N is for (Finding) Neverland

N is for the movie Finding Neverland

As in, I've never seen Johnny Depp look more handsome, or exhibit more charm.

As in, I've never seen such a joyous movie clip as when Julie Christie claps her hands, signalling that, yes, she believes in fairies!

As in, I've never seen such a sweet movie clip as when Depp points out to the child George that he has indeed become a man. 

As in, I've never seen a more beautifully, heart-wrenching movie scene with a child (at the end, when Freddie Highmore and Depp are on the park bench.)  I cannot watch it without tears.  Ever.

If you have not seen Finding Neverland, you have not witnessed Johnny Depp's best work.  If you only know him as Captain Jack Sparrow...you've only seen the quirky (albeit creative) face of Depp.  In Finding Neverland, he will steal your heart.

Depp plays James Barrie, the author of Peter Pan.  The movie is based on Barrie's real-life friendship with the Davies family of a beautiful widow and her four active boys.  As he grows to love Sylvia Davies and her youngsters, the adventures of Peter Pan take shape in his mind.  It's such a delightful movie, great for kids and adults of all ages.  Dustin Hoffman is superb as the theater owner.

Next time you're looking for something on Netflix, choose Finding Neverland.   It's magical.


Many, Many, Many Lunches!

M is for MANY!  As in 30+ packed lunch ideas.

A few years ago, I started packing lunches for my husband and our teacher/daughter who was back home for awhile.  Peanut butter and jelly was OK on occasion, but I wanted to see how many different ideas I could create.  I wanted to use leftovers and produce as much as possible.

Here's what I came up with:  30 + PACKED LUNCHES. 

I guarantee there will be something you'll want to try.   Don't we all get tired of fixing the same thing over and over?

Leftover roast beef, whatever-you-have pasta salad, celery brooms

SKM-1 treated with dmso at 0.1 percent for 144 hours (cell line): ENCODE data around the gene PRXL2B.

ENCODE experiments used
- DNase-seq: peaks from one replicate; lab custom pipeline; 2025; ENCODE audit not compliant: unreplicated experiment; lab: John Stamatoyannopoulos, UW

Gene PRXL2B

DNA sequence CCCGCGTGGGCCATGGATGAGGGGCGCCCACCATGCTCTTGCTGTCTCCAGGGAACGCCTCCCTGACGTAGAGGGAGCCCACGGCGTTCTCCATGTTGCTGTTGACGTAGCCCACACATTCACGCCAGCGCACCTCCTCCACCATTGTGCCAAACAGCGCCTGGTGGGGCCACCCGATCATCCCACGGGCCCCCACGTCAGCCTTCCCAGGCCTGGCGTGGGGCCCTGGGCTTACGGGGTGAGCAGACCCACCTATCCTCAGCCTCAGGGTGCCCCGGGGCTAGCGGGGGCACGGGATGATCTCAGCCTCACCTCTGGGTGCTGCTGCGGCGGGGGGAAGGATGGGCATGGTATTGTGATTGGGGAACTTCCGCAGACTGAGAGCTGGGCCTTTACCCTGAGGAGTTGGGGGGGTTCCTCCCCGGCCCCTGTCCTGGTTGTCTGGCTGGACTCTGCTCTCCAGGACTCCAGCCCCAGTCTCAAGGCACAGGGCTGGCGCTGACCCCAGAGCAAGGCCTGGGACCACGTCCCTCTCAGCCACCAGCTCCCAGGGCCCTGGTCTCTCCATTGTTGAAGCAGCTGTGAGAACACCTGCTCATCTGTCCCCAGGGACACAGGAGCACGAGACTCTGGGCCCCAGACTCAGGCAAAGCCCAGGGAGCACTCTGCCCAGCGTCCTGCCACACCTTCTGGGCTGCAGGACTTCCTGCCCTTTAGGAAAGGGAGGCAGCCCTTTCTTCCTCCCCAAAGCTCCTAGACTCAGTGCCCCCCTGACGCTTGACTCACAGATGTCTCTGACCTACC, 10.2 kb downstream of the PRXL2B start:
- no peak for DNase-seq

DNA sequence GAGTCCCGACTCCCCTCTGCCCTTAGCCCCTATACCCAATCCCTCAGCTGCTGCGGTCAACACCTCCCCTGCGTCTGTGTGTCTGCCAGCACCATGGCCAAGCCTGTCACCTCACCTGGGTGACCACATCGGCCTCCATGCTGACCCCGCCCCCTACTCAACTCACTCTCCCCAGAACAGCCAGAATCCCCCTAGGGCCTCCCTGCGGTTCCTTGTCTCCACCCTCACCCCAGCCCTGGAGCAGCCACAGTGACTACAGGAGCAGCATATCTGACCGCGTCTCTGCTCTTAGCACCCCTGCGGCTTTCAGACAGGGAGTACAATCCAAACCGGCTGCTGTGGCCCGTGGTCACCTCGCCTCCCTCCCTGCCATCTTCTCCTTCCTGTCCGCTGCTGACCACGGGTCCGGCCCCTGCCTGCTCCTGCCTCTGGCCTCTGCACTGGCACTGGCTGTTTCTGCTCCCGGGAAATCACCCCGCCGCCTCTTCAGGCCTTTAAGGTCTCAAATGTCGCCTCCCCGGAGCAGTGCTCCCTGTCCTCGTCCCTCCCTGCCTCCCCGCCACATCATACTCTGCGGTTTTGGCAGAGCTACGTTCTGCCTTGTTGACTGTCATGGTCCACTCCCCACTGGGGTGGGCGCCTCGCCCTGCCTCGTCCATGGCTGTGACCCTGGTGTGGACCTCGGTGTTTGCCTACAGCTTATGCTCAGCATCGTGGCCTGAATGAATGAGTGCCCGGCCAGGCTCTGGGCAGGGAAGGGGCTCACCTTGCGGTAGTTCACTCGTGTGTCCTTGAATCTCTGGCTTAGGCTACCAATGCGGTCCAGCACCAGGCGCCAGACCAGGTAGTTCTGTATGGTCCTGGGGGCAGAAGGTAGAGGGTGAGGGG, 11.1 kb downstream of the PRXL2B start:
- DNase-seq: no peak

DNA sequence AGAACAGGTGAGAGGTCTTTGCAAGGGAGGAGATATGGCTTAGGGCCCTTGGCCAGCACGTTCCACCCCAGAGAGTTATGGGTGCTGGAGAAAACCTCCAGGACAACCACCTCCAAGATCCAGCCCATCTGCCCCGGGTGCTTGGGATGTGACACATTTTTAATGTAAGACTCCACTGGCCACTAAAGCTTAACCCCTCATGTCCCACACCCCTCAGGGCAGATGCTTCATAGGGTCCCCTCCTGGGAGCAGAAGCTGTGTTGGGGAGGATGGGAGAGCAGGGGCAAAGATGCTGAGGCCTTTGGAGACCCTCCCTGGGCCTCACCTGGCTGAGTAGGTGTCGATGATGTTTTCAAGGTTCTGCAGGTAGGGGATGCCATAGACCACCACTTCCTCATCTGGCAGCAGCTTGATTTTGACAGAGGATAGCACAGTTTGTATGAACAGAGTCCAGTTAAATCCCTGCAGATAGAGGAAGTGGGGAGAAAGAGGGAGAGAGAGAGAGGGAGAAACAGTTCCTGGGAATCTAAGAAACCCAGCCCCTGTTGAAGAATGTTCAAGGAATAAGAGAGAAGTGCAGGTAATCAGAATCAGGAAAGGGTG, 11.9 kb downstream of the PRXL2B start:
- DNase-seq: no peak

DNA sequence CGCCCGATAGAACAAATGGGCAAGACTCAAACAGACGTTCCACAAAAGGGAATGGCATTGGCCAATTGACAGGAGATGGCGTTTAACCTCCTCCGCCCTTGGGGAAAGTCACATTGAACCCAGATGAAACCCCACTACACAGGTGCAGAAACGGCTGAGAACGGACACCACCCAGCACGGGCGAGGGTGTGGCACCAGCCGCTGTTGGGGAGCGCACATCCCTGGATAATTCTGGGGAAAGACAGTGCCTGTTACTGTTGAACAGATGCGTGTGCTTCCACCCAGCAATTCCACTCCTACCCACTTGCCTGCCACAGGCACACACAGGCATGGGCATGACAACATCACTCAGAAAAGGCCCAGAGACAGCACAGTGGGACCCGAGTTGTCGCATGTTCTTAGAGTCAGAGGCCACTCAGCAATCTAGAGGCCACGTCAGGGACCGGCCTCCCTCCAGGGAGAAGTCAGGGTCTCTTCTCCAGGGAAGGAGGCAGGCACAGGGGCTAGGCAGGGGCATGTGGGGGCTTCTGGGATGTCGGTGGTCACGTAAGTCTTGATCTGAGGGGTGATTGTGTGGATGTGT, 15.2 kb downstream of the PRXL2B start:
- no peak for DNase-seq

with peanut butter/honey, and grapes

Do you pack a lunch?  If so, what are your favorite ideas?


Lessons Learned (8 things I've learned from caretaking)

I thought I was pretty grown up, until my dad had a stroke in 2009.  That's when I realized I really didn't know much of anything.  Anything of importance anyway.  

I've been helping my folks, 90 and 93, for five years now.  Before that, skipping around the world as a career Air Force wife, raising three children, teaching, writing, hitting the gym, trying new recipes….my life was adventuresome and blessed. I never thought much about aging, let alone my folks' aging process.  

After Dad's stroke, it was right in front of me.  Not long after the stroke, Parkinson's began to appear in his limbs.  Mom's hearing began to get worse.  Then, she needed back surgery.  Then, she fell and needed hip surgery.   

My folks moved to an assisted living facility a mile from me.   That first year, Mom fell and badly broke her shoulder...more surgery.  Dad developed a brain bleed and needed surgery.  They were both diagnosed with some dementia.  Within a span of five years, my parents went from independence to wheelchairs. 

I have lived with a persistent sadness ever since.

Before you click away, thinking, what a gloomy post this is, let me say I have learned more about myself and God in the past five years than I learned in the decade prior. I’d like to share with you what God has shown me.

1. If you are genuine about serving the Lord, you must be unattached to your own agenda. Whatever game plan you have for your own life, be willing to toss the playbook aside if God changes the rules.

2. Watching your parents decline is sad. At some point, they are not going to get better. There’s no way around that. However, it’s OK to be sad. Grieving our health and youth and vigor is expected. It helps us to remember this world is a temporary pit stop. We were never designed to be on the planet forever. God has a permanent home for us that will dry all tears and bring lasting peace.

3. My glaring impatience revealed itself early on in caring for my folks. I didn’t know how locked in I was to having my own timetable until I was forced to move at a geriatric pace in order to help Mom do anything. It hit me how selfish I was. I think of Christ, who met everyone right where they were, and spoke immediately to their soul, not to their disabilities.